and exchanged a baidar and fome fkins for two fhirts. They were obferved
to have hatchets of fharpened ftone, and needles of bone; they lived upon
the flefh of fea-otters, feals, and fea-lions, which they killed with clubs and
On the 24th of Oaober, a party of ten perfons, fent by Tfiuprof under
the command of Larion Belayef, treating the inhabitants in a hoftile man-
N ner,. ner, they defended themfelves with their bone-lances. This refiftance gave
the Ruffians a pretext for firing» and they killed fifteen men, in order to feize
their women.
Shocked at thefe barbarous proceedings, Shekurdin retired privately to the
fhip and made a report to Tfiuprof, who countenanced inftead of punifhi ng
thefe cruelties, as he was incenfed againft the iflanders for refilling to give
him an iron bolt, which he faw in their poffeffion. He had even committed feveral a6ls of hoftility againft them, and had formed the horrid deffgn
of poifoning them with a mixture of corrofive 1 ublimate. To preferve appearances however, he difpatchcd Shekurdin and Nevodtfikof to reproach
Belayef for his difordcrly conduâ ; but fent him at the fame time a fupply
of ammunition.
The Ruffians continued upon this ifland, where they caught many fea-
otters, until the 14th of September, 1746; but dreading the refentment of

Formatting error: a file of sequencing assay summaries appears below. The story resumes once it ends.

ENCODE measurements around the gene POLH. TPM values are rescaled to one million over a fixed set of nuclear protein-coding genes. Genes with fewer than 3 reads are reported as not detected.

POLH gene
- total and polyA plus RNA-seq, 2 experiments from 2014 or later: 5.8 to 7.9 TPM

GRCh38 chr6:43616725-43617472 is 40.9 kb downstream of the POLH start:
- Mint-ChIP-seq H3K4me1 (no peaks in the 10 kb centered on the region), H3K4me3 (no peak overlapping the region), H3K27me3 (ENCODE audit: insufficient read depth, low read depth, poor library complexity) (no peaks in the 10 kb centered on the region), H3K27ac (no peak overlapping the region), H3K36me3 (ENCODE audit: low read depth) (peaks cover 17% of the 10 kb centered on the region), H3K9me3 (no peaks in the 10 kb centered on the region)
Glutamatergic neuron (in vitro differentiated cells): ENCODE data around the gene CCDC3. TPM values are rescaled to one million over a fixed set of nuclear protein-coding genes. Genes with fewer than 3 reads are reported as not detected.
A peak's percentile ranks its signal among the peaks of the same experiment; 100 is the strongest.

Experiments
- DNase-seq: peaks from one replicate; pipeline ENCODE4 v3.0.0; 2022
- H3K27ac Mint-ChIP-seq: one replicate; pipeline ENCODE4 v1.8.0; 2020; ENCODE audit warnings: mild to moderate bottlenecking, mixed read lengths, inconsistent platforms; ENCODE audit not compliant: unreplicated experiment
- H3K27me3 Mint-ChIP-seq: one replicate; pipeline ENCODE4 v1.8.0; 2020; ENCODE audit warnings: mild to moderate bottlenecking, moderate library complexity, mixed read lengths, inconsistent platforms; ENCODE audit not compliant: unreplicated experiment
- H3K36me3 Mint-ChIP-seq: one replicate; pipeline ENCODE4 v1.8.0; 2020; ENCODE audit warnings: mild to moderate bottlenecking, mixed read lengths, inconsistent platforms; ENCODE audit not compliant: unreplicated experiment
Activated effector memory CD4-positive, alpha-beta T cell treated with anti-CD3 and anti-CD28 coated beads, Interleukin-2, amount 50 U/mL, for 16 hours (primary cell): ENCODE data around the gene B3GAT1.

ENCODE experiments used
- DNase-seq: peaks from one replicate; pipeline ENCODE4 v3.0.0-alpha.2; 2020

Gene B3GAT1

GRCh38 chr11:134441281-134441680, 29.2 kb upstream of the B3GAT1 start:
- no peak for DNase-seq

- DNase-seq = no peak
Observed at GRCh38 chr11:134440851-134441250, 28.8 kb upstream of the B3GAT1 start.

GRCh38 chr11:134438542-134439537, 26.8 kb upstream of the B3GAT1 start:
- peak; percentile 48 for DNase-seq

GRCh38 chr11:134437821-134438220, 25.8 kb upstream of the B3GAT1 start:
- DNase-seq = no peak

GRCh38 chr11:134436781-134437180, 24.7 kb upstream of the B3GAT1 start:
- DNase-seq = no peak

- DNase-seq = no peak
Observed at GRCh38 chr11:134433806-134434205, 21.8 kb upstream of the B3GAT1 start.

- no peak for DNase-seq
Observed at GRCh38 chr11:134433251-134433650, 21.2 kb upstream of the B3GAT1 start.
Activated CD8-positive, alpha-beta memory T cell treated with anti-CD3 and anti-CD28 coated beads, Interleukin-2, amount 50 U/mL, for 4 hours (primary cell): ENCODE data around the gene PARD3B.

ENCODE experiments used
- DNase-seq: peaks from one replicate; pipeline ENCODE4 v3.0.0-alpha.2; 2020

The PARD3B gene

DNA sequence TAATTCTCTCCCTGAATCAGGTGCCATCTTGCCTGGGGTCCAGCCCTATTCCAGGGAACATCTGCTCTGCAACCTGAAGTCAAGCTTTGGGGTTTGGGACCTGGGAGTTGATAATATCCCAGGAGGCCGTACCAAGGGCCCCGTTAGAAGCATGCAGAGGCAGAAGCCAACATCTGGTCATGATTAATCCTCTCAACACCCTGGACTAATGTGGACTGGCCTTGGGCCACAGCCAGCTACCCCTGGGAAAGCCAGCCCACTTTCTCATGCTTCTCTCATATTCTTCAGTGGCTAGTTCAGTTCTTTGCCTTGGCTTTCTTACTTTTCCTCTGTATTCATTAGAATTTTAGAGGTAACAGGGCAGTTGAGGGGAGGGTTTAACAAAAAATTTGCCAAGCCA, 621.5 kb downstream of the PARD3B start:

the natives, they put to fea with an intention of licking for fome uninhabited
ifiands. They were however overtaken by a violent ftorm, and Were driven
about until the 30th of Oaober, when their veffel f I rue k upon a rocky fhore,
and was wrecked, with the lofs of almoft all the tackle, and the greater part
of the furs. Worn out with cold and fatigue, they ventured, the lft of
November, to penetrate into the interior of the country, which they found
rocky and uneven, and were informed by fome of the natives that the
ifland was called Karaga, and that the inhabitants were tributary to Ruffia,
and of the Koriac tribe. The iflanders behaved to them with great kindnefs
until Belayef attempted to feduce the wife of the chief.   The woman gave
intel- ==—
FROM   I74I   TO   I778. gi
intelligence to her hufband, and the natives threatened the whole crew with
immediate death; but means were found to pacify them.
The 30th of May, 1747, a party of Olotorians made a defcent upon
the ifland in three baidars, and attacked the natives ; but, after fome lofs
on both fides, they went away. They foon after re-appeared with a larger
force, and were again compelled to retire ; but as they threatened to return
in a fhort time, and deftroy all the inhabitants who paid tribute, the iflanders
âdvifed the Ruffians to depart, and affifted them in building two baidars.
They put to fea the 27th of June, and landed on the 21ft of July at Kamtchatka, with the remainder of their cargo, confifting of three hundred and
twenty fea-otters, of which they paid the tenth into the cuftoms. Twelve